Zober then went on KDKA radio and said he was speaking for the Mayor.

    What a team those two make. Pittsurgh- you are now toast with your own party caucus in H'Burg.

    Reply
  13. Bram Reichbaum

    Matt – Fortunately, the Tribune-Review article was painstakingly well-researched, one of my favorite parts about it:

    +++

    Bringing up the politically disastrous pay raise probably won't work, either, said City Controller Michael Lamb, another Democrat who has studied pension reform.

    “When you're dealing with (the Legislature), and you're trying to develop human relationships, throwing out issues meant to incense them in the media or in the public is not productive.”

    +++

    “Ramping up an adversarial tone in this circumstance doesn't seem like a strong strategic approach, especially when there's a history,” said Christopher Borick, political science professor at Muhlenberg College in Allentown.

    “Bad-mouthing (Caltagirone) and being hypercritical to get their attention (in Harrisburg) runs counter to trying to get a deal,” Borick said.

    +++

    “Pennsylvania lawmakers make easy targets for criticism these days, but ridiculing them could further erode the rocky relationship between the Mayor's Office and the Legislature, said G. Terry Madonna, director of the Center for Politics and Public Affairs at Franklin & Marshall College.

    It may play well with the public, but it isn't going to play well with (lawmakers),” Madonna said.

    +++

    When you're working with 203 people (in the House), you need friends,” said Rep. Frank Dermody, D-Oakmont.

    Reply
  14. PiTTsurgh

    Anon 1:16 –

    The fact that you are “an aide i H'burg” speaks volumes about the waste of taxpayer money that occurs in that town.

    Reply
  15. Anonymous

    PiTTsurgh said…
    Anon 1:16 –

    The fact that you are “an aide i H'burg” speaks volumes about the waste of taxpayer money that occurs in that town.

    August 23, 2009 5:26 PM

    ***** who is the aide?

    Reply
  16. Conservative Mountaineer

    Ed.. There's more than enough money to say “the buck stops here”… Just CUT CUT CUT PENSION BENEFITS and start down the road to alleviating the HUUUUGE underfunding issue.. 'course, that'll never happen.. too many Union and other government employees sucking off the taxpayer teat..

    Reply
  17. Anonymous

    Doesn't anyone ever tell Luke he has no clothes?

    What a bunch of buffons.

    Zober said on Pintek he was “authorized by the Mayor” to attack a senior legislator. How much more is this going to cost the tax payers Luke is “soaking?”

    Man, that idiot Mayor and the DLZ will be burned at the stake in Harrisburg. Matt H will light the match. Buy a clue Matt.

    Reply
  18. EdHeath

    CM, while that suggestion might make sense economically (maybe), it would never fly politically. I mean, obviously the City either over promised on pensions to municipal unions, or caved to them, but either way I sound point out the city made a promise, under which workers agreed to be employed by the City. They could claim they would have chosen other employment had they known their total compensation package would be lower. Meanwhile, I would bet a bunch of them have retired right here, and there are lots of other union retirees and active workers living in the City limits, who would punish their City council person and the Mayor for voting for such a thing. The Mayor may be stupid, but he is not that stupid.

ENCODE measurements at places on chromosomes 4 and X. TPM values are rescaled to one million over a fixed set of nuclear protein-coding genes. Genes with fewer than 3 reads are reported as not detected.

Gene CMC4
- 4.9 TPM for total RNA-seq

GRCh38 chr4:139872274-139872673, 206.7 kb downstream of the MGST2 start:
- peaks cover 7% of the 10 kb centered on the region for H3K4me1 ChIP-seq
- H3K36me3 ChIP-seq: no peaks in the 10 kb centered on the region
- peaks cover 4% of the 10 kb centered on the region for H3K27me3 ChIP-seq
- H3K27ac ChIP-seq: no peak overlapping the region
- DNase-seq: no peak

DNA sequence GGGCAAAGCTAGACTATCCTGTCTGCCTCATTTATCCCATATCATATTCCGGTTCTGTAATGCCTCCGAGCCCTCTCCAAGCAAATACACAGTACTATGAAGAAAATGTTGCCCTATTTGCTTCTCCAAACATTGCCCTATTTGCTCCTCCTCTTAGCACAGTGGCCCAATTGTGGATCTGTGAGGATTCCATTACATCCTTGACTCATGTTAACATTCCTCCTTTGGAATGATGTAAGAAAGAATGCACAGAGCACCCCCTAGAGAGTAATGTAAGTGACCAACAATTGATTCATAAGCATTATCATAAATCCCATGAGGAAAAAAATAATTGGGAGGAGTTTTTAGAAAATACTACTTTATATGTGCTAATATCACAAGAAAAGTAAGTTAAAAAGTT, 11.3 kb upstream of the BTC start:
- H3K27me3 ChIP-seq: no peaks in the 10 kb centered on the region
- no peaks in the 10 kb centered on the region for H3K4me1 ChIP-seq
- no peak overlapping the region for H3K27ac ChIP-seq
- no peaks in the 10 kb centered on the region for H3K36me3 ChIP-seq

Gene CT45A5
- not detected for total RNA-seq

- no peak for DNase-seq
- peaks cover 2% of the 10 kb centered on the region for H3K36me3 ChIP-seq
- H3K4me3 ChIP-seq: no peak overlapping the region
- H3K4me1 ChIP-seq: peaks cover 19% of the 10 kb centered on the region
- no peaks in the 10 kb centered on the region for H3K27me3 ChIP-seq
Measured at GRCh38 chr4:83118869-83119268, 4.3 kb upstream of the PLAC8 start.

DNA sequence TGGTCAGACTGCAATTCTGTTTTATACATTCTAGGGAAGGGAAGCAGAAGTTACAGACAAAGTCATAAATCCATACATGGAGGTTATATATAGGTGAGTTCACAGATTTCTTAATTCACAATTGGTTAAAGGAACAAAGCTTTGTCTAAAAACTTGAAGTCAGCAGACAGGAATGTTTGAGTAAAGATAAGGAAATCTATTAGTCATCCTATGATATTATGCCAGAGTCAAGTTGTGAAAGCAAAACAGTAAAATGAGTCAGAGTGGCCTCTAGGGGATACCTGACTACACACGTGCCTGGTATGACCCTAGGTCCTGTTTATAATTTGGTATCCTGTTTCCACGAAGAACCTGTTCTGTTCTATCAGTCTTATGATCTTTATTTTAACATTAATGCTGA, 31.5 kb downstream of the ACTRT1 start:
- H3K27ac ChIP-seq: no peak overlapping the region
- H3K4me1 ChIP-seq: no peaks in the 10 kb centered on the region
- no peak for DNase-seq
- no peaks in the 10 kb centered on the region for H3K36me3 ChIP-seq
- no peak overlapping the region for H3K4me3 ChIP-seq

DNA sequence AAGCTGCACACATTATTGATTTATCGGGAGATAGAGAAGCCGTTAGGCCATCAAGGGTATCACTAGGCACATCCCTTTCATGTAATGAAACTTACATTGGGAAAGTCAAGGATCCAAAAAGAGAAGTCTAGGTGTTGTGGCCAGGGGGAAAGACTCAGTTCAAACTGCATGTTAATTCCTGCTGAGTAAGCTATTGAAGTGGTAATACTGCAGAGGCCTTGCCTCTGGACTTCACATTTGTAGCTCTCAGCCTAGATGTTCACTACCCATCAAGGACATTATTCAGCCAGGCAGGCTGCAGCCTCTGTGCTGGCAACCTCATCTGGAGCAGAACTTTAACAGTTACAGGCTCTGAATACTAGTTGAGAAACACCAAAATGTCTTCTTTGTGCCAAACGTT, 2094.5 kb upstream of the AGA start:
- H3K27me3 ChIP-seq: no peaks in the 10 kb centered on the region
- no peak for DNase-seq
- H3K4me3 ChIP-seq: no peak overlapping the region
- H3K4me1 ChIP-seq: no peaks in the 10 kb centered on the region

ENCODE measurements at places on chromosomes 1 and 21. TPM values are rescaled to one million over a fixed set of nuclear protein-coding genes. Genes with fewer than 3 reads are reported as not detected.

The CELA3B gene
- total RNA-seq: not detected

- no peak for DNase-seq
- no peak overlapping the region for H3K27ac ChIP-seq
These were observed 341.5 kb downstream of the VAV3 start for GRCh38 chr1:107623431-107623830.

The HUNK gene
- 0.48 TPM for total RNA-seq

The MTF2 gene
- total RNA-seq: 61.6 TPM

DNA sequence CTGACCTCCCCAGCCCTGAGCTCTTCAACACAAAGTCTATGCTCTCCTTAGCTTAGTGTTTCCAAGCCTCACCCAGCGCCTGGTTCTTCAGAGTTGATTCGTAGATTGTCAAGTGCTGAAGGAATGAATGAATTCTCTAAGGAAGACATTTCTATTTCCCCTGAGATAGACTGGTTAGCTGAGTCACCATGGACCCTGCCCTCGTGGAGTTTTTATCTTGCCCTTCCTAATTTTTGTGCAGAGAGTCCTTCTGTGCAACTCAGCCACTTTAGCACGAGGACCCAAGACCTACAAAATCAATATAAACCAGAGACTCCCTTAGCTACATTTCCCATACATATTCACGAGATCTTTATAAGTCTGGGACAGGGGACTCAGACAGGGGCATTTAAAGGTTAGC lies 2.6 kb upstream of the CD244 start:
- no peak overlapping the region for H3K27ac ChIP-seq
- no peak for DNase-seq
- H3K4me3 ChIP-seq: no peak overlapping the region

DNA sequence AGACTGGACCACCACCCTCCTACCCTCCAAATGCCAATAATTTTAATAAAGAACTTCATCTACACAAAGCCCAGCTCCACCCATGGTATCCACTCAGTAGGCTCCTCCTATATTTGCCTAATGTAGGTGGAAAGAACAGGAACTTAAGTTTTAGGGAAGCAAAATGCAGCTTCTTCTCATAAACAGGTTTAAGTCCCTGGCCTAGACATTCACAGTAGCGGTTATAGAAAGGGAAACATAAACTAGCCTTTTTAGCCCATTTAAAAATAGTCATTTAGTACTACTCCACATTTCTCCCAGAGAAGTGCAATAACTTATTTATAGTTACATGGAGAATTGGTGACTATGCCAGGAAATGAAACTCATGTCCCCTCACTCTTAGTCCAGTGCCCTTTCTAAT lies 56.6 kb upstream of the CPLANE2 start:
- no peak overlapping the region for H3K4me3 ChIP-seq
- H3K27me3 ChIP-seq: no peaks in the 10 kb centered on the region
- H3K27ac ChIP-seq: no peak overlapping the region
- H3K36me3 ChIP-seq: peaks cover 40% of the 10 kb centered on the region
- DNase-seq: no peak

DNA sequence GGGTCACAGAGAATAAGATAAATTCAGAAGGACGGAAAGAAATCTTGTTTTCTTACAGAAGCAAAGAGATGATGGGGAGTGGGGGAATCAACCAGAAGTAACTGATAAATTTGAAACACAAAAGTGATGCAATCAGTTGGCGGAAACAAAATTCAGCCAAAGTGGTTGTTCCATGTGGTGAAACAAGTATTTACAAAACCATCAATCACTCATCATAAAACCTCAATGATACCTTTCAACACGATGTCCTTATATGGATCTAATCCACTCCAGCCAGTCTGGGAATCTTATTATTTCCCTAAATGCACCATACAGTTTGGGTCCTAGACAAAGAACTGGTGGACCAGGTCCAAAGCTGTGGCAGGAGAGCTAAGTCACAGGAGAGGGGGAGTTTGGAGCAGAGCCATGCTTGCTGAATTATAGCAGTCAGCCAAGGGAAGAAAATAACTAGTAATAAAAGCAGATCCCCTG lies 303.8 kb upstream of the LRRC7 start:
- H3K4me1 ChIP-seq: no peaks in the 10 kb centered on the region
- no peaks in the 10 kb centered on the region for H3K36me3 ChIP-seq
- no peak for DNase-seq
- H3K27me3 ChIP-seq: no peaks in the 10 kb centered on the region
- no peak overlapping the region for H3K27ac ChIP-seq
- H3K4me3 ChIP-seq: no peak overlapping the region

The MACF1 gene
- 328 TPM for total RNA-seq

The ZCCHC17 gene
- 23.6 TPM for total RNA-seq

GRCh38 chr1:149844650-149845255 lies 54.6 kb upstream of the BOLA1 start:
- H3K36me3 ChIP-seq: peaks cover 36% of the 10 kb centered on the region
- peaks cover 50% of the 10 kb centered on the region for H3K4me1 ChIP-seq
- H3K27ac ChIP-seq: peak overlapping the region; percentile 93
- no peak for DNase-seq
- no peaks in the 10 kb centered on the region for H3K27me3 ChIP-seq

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  19. Anonymous

    How much more is this going to cost the tax payers Luke is “soaking?”

    Actually Anon 1:34, you have it backwards. If the lifetime politican from Philadelphia has his way (taking over management of our pension funds) -> The residents of Pittsburgh will see a significant increase in their taxes which will create a significant burden on seniors and low income families.

    Reply
  20. Anonymous

    whythefuck does Pittsburgh and Pittsburghers allow Mayor Zober to stay in power, someone, please, vote him the hell outta office

    I'd rather than have Steelerstahl running the show, chasing down Tiger Woods and getting into fights at Steelers games than read stories about Mayor Zober being a complete douchebag to the idiots on the other side of the state who control all the money and influence

    here's a stern STFU to Mayor Zober

    Reply
  21. Anonymous

    Anon 10:34. Your comment sounds very similar to state Rep. Tom Caltagirone, D-Reading when Zober challenged his “plan” to drastically increase taxes on city residents.

    “He's an arrogant, arrogant snit,” state Rep. Tom Caltagirone, D-Reading, said about Yarone Zober, Ravenstahl's chief of staff. “He better put some manners on his mouth. Someone needs to take him to the woodshed.”

    Caltagirone's argument in support of his pension reform bill consisted of name calling and physical threats. Hardly convincing. The career politician was unable to refute Zober's claim that he:

    “is used to soaking taxpayers to pay for his idea of government. That's what he did when he voted for his own pay raise and figured out how to pay himself before he paid state workers.”

    How will Caltagirone's plan benefit the residents of Pittsburgh? Why should it be supported?

    Reply
  22. n'at

    I don't believe Pittsburgh has enough pull at the state level to balance the agenda between us, Philly and everywhere in between.

    Philly has had a pretty good record of receiving assistance from the state, as compared to pittsburgh.

    Going it alone on pension issues, is the quickest and fairest solution for pittsburgh. Council may have voted for deep cuts at the inception of act 47, but they have yet to cut to the bone – which is what is necessary, if we're to maintain our already meager operating budget.

    Plus, if this were to happen, then this could break local politics wide open. Either by record low voter turnouts, or more R's and I's at the polls.

    Reply